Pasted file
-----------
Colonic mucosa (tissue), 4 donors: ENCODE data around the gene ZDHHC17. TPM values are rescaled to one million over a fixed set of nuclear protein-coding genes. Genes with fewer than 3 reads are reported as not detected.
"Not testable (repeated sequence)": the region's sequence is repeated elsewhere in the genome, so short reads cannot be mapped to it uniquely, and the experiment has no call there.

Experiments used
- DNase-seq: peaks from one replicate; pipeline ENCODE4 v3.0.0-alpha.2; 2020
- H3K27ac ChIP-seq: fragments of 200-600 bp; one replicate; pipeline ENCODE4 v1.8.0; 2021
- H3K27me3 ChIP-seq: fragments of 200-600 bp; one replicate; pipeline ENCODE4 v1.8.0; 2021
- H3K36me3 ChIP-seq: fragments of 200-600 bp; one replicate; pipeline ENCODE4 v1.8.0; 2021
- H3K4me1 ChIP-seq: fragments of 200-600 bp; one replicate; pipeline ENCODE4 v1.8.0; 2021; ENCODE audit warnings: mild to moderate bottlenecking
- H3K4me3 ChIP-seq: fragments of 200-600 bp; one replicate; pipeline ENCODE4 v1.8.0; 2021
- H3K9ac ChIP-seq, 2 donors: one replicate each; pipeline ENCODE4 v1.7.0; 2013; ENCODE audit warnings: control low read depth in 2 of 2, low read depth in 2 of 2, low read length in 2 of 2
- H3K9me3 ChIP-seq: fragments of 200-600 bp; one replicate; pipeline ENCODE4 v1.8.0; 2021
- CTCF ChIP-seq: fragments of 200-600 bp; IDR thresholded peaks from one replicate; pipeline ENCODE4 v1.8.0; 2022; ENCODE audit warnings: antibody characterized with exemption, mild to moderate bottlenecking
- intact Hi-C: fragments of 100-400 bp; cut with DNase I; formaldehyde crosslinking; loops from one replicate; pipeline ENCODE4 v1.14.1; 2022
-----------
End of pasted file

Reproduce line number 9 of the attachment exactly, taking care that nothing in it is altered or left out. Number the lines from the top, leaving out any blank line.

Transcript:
- H3K4me3 ChIP-seq: fragments of 200-600 bp; one replicate; pipeline ENCODE4 v1.8.0; 2021